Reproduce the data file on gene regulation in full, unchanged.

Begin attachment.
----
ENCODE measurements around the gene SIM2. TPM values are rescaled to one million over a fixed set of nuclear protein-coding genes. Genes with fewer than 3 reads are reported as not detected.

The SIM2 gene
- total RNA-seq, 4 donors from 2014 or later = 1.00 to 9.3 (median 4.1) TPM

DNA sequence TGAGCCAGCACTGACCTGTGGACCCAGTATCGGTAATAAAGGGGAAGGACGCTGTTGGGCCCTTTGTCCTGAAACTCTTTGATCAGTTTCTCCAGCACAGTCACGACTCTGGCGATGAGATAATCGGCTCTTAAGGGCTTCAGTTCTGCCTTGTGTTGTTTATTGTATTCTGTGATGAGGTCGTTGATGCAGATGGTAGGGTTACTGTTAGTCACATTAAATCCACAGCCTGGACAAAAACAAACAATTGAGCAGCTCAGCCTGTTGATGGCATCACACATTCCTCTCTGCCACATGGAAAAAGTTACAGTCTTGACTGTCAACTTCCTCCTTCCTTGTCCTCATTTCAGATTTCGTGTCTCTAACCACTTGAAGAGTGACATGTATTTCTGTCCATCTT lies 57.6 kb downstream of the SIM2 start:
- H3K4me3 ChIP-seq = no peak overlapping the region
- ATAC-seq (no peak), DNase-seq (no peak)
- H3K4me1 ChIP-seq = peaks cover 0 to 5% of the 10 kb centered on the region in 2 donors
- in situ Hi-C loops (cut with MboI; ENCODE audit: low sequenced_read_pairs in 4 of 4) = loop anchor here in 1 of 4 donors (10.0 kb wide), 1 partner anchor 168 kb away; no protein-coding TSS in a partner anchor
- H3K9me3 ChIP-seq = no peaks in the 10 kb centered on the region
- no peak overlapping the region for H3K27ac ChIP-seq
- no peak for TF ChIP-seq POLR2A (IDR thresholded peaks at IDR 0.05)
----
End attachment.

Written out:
ENCODE measurements around the gene SIM2. TPM values are rescaled to one million over a fixed set of nuclear protein-coding genes. Genes with fewer than 3 reads are reported as not detected.

The SIM2 gene
- total RNA-seq, 4 donors from 2014 or later = 1.00 to 9.3 (median 4.1) TPM

DNA sequence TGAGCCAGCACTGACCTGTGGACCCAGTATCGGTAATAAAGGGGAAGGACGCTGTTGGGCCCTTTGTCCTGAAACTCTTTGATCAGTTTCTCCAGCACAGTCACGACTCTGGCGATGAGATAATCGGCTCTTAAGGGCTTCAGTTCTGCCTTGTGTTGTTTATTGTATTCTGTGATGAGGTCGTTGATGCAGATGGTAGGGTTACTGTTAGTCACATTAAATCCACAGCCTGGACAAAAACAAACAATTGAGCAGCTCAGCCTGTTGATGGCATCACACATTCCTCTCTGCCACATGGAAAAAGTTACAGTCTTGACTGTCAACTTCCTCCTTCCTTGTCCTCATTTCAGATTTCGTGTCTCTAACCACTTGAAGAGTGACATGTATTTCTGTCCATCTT lies 57.6 kb downstream of the SIM2 start:
- H3K4me3 ChIP-seq = no peak overlapping the region
- ATAC-seq (no peak), DNase-seq (no peak)
- H3K4me1 ChIP-seq = peaks cover 0 to 5% of the 10 kb centered on the region in 2 donors
- in situ Hi-C loops (cut with MboI; ENCODE audit: low sequenced_read_pairs in 4 of 4) = loop anchor here in 1 of 4 donors (10.0 kb wide), 1 partner anchor 168 kb away; no protein-coding TSS in a partner anchor
- H3K9me3 ChIP-seq = no peaks in the 10 kb centered on the region
- no peak overlapping the region for H3K27ac ChIP-seq
- no peak for TF ChIP-seq POLR2A (IDR thresholded peaks at IDR 0.05)